1.Monsanto's GM corn biosafety data raises serious questions
2.Genetically engineered maize ready for India? Monsanto data show huge gaps
1.Monsanto's GM corn biosafety data raises serious questions
Greenpeace India, January 30 2013

If you thought the threat from genetically modified (GM) food crops was over with the moratorium Bt brinjal, think again. American biotech giant Monsanto has been conducting final biosafety research and field trials for its genetically modified corn which could be considered for commercialisation in India.

What’s even more shocking is the assessment process followed by our regulatory bodies to determine the biosafety of the GM corn which was allowed field trials in the country for the last four years. Greenpeace commissioned Testbiotech, an independent research agency, to assess the data presented by Monsanto to the Indian authorities for biosafety tests prior to commercial approval of its GM corn

The Testbiotech report concluded that, based on the data presented by Monsanto, no decisions can be taken on the safety of the GM crops. Apart from missing data and inadequate investigations, there are substantial indications pointing to health and environmental risks.

The biosafety and field trials data were accessed by Greenpeace through RTI procedures from the Department of Biotechnology (DBT) and Genetic Engineering Appraisal Committee (GEAC)- the nodal agency for all environmental releases of genetically modified organisms (GMO) in India. The RTI exercise also saw the Chief Public Information Officer of DBT being reprimanded by the Appellate Authority for providing wrong information to Greenpeace.

Shivani Shah, Sustainable Agriculture campaigner, Greenpeace India said, “On one hand the GM regulatory system in our country tries to hide crucial public information like the biosafety data of GM crops and on the other hand allows open field trials of them, which can lead to contamination of our food and seed supply chain. These field trials have been permitted for the last four years without biosafety studies being completed.”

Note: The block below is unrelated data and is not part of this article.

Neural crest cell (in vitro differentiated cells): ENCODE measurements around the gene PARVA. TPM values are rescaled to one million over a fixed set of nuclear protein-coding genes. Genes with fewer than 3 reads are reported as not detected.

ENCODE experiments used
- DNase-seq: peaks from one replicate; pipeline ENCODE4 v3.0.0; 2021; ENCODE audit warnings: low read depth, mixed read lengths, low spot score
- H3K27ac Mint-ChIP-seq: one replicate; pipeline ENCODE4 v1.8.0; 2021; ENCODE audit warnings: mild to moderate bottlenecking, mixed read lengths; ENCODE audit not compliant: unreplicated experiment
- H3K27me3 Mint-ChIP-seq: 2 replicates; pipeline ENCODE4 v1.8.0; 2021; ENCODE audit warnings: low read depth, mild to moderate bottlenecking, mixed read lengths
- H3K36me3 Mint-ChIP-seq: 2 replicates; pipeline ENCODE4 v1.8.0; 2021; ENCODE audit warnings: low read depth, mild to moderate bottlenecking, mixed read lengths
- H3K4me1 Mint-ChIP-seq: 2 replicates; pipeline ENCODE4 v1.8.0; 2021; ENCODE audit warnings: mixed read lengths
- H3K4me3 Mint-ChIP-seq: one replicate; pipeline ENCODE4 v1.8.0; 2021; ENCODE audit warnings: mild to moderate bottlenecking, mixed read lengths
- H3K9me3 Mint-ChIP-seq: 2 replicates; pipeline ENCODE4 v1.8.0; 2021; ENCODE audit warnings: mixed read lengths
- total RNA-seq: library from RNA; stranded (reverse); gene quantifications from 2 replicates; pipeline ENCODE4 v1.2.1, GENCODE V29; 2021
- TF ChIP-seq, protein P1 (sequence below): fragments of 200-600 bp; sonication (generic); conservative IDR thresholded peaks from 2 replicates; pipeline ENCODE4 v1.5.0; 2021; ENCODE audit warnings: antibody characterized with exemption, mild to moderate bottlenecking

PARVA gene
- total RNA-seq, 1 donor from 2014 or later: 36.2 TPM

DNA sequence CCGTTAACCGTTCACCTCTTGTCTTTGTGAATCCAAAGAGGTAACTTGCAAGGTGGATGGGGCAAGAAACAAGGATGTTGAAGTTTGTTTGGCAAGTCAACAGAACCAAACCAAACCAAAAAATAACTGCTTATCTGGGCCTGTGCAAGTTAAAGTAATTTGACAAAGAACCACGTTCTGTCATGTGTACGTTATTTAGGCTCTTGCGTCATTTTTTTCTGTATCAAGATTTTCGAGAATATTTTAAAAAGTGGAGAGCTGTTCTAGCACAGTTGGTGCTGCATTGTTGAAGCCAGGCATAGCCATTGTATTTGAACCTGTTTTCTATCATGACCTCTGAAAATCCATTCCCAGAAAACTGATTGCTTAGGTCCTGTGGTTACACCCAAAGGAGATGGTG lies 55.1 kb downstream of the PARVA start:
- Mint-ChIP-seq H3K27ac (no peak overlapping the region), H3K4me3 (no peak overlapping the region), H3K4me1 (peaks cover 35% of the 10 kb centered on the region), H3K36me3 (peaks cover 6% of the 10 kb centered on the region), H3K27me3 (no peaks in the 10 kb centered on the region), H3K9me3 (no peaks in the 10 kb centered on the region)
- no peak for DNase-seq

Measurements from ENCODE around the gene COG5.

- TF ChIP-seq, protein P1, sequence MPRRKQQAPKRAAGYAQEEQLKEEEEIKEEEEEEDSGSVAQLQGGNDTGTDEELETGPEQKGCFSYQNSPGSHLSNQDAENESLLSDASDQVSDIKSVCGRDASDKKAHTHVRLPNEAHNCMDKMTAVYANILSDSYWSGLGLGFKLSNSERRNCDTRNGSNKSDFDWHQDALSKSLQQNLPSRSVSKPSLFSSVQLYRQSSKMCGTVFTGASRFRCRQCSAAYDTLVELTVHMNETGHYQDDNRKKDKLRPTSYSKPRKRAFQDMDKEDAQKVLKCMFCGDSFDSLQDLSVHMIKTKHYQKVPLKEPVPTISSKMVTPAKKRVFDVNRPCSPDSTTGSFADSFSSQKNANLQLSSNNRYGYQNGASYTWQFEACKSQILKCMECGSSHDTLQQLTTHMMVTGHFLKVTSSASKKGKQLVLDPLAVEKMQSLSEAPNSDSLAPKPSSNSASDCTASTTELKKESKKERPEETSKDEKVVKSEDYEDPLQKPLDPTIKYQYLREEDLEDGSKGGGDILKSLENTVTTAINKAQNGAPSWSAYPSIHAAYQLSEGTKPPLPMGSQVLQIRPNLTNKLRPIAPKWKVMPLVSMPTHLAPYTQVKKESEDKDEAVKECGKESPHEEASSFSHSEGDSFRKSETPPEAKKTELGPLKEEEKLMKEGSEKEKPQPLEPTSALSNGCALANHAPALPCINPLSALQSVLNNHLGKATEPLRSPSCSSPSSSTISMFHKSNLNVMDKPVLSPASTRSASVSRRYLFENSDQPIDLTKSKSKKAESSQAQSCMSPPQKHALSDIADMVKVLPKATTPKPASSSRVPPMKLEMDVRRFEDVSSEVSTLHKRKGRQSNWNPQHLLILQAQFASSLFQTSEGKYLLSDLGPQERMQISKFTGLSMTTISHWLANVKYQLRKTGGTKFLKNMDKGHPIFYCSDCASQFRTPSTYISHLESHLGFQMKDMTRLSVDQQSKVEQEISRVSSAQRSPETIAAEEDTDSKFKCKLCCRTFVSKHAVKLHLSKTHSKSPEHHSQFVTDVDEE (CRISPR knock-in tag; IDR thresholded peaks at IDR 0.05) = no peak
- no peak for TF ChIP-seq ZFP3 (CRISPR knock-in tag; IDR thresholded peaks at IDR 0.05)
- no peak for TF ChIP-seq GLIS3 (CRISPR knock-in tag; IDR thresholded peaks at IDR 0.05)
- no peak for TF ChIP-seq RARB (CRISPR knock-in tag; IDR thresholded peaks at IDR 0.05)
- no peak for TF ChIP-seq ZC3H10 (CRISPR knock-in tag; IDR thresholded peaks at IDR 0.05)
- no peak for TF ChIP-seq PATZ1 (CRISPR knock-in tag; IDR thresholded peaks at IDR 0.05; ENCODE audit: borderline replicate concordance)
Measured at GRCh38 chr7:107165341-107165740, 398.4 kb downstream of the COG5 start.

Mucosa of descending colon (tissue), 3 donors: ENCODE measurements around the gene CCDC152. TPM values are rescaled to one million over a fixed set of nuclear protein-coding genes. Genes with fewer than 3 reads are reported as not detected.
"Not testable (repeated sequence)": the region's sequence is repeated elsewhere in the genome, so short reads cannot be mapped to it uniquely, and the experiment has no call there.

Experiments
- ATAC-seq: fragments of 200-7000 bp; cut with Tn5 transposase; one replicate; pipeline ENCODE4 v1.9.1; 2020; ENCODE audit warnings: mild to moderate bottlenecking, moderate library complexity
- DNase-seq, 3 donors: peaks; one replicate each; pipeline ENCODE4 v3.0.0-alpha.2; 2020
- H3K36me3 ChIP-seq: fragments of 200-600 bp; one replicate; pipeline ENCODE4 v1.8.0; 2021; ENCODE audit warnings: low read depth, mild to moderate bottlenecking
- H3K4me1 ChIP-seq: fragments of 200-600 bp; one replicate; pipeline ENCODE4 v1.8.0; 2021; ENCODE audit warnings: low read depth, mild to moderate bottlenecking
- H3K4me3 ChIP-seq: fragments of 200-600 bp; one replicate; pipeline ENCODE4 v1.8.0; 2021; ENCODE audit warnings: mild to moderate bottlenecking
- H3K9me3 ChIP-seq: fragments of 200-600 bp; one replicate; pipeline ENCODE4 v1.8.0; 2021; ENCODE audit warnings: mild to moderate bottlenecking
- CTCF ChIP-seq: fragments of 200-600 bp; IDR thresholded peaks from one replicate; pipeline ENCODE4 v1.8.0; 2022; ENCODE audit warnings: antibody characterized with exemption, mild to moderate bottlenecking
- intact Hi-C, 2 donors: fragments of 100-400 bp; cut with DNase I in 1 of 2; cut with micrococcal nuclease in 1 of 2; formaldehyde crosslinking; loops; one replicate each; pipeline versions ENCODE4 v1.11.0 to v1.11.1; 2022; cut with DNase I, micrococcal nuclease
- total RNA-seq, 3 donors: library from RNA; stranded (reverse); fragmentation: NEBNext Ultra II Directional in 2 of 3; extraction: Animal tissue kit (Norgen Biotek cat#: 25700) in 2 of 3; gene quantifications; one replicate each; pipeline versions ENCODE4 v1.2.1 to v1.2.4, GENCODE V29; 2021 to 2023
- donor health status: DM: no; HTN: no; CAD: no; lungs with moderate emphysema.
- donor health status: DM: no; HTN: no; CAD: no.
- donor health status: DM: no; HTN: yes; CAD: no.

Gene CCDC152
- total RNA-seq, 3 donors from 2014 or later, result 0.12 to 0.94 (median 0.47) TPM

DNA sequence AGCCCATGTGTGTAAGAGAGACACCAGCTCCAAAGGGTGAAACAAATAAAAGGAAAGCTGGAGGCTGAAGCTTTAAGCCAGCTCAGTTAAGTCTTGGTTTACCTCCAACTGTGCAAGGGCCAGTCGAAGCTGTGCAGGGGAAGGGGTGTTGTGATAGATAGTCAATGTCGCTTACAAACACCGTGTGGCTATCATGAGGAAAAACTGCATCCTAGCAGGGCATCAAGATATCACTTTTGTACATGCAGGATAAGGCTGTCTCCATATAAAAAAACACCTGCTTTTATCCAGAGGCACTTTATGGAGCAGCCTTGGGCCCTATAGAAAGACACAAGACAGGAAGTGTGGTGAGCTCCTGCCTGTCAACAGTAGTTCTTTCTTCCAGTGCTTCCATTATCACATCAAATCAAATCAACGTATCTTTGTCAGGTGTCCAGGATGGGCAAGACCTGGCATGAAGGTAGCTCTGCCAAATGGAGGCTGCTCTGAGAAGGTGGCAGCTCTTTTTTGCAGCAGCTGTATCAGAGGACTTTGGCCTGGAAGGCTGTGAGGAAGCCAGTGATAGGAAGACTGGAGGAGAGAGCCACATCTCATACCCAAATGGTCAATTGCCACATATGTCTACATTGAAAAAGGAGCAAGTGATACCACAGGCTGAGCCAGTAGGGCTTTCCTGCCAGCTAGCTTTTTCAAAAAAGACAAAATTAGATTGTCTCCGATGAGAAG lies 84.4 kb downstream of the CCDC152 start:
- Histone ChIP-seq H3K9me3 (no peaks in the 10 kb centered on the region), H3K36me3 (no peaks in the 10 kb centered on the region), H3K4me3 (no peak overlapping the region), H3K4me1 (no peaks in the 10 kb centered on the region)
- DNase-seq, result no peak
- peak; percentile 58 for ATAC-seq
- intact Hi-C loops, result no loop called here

According to DBT the trials were permitted based on biosafety data generated by Monsanto. However, the DBT seems to have failed to consider that Monsanto conducted the study and generated the biosafety data from its own labs in the USA. No independent research or study was conducted by our regulatory bodies before permitting these field trials.

The Testbiotech analysis highlighted that the data and assessments presented by Monsanto are incomplete and lacking in scientific rigour. Interestingly most of the data provided by Monsanto was not for the stacked gene variety of Monsanto's corn, which is the one they have been conducting field trials on, but of the parent lines with single genes.

Even in 2011 Greenpeace exposed grave violations of rules by Monsanto during field trials for the same corn in Bijapur, Karnataka. In light of increasing evidences of failure of the GM regulatory system in India and the dangers from GM crops to our food, farming, health of our people and environment, Greenpeace India demands the Minister for Environment and Forest, Jayanthi  Natarajan, who is in charge of the GEAC, to stop all open releases of GM crops including field trials.
2.Genetically engineered maize ready for India? Monsanto data show huge gaps
Testbiotech, 29 January 2013

Munich/ New Delhi - Testbiotech analysed data on the genetically engineered maize MON89034 x NK603 presented by the US company Monsanto to the Indian authorities. The plants, so called stacked events, are produced by crossing two genetically engineered plants. The maize produces two insecticidal toxins and is herbicide-tolerant. One of the insecticidal proteins is derived from a synthetic DNA that does not occur in nature.

The report published today shows the data from Monsanto are not consistent, suffer from several flaws, and some even are completely outdated. The analysis was performed at the request of Greenpeace India.

The findings include:
*Monsanto experts conducted nearly all of the investigations with no additional external and independent quality control of the data.
*According to patent application filed by Monsanto, unexpected higher toxicity can be observed in the case of the synthetic toxin - but this was not mentioned in the data filed by Monsanto.
*Combinatorial effects between the toxins and the residues from spraying were hardly investigated at all.
*No feeding studies to examine health effects with the stacked events were performed, despite the outcome of previous feeding studies with the single plants causing broad scientific controversy.
*No specific data are available for risks to biodiversity in India.

In conclusion, the data cannot be considered sufficient to make decisions on environmental releases or on human health.